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Enterprise Information System (EIS)

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An enterprise information system (EIS) is any kind of information system which improves the functions of an enterprise business processes by integration. This means typically offering high quality of service, dealing with large volumes of data and capable of supporting some large and possibly complex organization or enterprise. An EIS is capable being used by all parts and all levels of an enterprise. The word enterprise can have various connotations. Frequently the term is used only to refer to very large organizations such as multi-national companies or public sector organizations. However, the term may be used to mean virtually anything, by virtue of it having become the latest corporate-speak buzzword. Enterprise information systems provide a technological platform that enables organizations to integrate and coordinate their business processes on a robust foundation. An EIS is currently used in conjunction with customer relationship management and supply chain management systems to automate business processes. An enterprise information system provides a single system that is central to the organization that ensures information can be shared across all functional levels and management hierarchies. An EIS can be used to increase business productivity and reduce service cycles, product development cycles and marketing life cycles. It may be used to amalgamate existing applications. Other outcomes include higher operational and cost savings. Financial value is not usually a direct outcome from the implementation of an enterprise information system.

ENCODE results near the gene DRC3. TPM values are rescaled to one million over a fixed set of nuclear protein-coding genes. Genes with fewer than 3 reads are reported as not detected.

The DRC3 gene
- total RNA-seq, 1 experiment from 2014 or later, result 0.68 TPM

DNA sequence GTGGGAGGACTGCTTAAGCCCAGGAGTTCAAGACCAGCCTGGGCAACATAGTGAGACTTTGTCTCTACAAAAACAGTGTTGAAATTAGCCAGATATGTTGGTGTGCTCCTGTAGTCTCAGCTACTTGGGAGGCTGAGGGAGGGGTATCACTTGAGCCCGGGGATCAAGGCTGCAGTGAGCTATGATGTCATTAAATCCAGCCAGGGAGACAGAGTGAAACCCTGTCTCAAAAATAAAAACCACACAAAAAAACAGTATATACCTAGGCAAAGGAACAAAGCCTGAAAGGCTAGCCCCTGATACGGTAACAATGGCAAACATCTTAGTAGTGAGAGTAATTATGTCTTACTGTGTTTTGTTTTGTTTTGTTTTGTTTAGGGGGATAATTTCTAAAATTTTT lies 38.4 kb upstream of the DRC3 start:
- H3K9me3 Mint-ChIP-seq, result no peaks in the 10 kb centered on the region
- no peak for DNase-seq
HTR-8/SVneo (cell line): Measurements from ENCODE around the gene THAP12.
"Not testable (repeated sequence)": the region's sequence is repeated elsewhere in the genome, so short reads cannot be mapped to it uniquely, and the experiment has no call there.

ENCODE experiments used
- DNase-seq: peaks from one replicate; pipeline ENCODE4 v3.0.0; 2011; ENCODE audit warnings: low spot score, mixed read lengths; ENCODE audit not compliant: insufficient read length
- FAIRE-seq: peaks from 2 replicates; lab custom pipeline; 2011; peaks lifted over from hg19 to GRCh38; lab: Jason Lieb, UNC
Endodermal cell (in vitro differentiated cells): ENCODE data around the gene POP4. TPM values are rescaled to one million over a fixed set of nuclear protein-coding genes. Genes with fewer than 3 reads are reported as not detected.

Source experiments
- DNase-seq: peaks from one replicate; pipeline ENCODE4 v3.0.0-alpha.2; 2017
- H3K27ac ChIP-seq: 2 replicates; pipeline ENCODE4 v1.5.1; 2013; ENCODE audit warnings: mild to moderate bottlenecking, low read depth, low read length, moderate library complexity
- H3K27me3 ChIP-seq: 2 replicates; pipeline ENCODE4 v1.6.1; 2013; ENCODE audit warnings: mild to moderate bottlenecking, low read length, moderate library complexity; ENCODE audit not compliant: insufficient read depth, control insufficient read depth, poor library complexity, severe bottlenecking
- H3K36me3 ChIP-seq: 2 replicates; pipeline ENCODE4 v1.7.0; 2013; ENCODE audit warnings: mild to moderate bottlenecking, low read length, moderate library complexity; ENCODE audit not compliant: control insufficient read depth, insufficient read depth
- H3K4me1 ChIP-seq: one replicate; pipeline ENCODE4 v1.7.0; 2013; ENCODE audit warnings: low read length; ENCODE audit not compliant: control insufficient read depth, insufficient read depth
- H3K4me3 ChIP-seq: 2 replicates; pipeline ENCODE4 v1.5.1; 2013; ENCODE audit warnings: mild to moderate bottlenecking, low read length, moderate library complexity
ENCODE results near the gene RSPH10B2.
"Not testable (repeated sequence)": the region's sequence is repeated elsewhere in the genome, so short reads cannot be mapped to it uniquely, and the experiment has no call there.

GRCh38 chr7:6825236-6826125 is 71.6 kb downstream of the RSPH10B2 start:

• Design stage

At the design stage the main characteristic of EIS efficiency evaluation is the probability of timely delivery of various messages such as command, service, multimedia files, etc. Enterprise systems create a standard data structure and are invaluable in eliminating the problem of information fragmentation caused by multiple information systems within an organization. An EIS differentiates itself from legacy systems in that it self-transactional, self-helping and adaptable to general and specialist conditions. Unlike an enterprise information system, legacy systems are limited to department wide communications. A typical enterprise information system would be housed in one or more data centers ,would run enterprise software and could include applications that typically cross organizational borders such as content management systems.[1]


Enterprise systems create a standard data structure and are invaluable in eliminating the problem of information fragmentation caused by multiple information systems within an organization. An EIS differentiates itself from legacy systems in that it is self-transactional, self-helping and adaptable to general and specialist conditions. Unlike an enterprise information system, legacy systems are limited to department-wide communications. A typical enterprise information system would be housed in one or more data centers, would run enterprise software, and could include applications that typically cross organizational borders such as content management systems.[2]


Enterprise information systems include enterprise resource planning systems (ERPs), relational databases and mainframe transaction processing systems.[3]


Enterprise Information System (EIS) Functions[4]
Enterprise information systems have both operational (transaction-processing) and informational (data storage, retrieval, and reporting) functions.

  • The operational goals tend to be focused on efficiency. When done well, enterprise information systems make it easier for people to complete their work in a timely and accurate manner. They also enable the university to standardize and streamline its operations. By contrast, poor quality enterprise systems can actually increase workloads, lead to frustration among the people who use them, and cause costly operational disruptions.
  • The informational goals of enterprise systems focus on effectiveness. Institutional data needs to be readily available to decision-makers in a form that marries data with context. The quality of the information is more important than the quantity of data.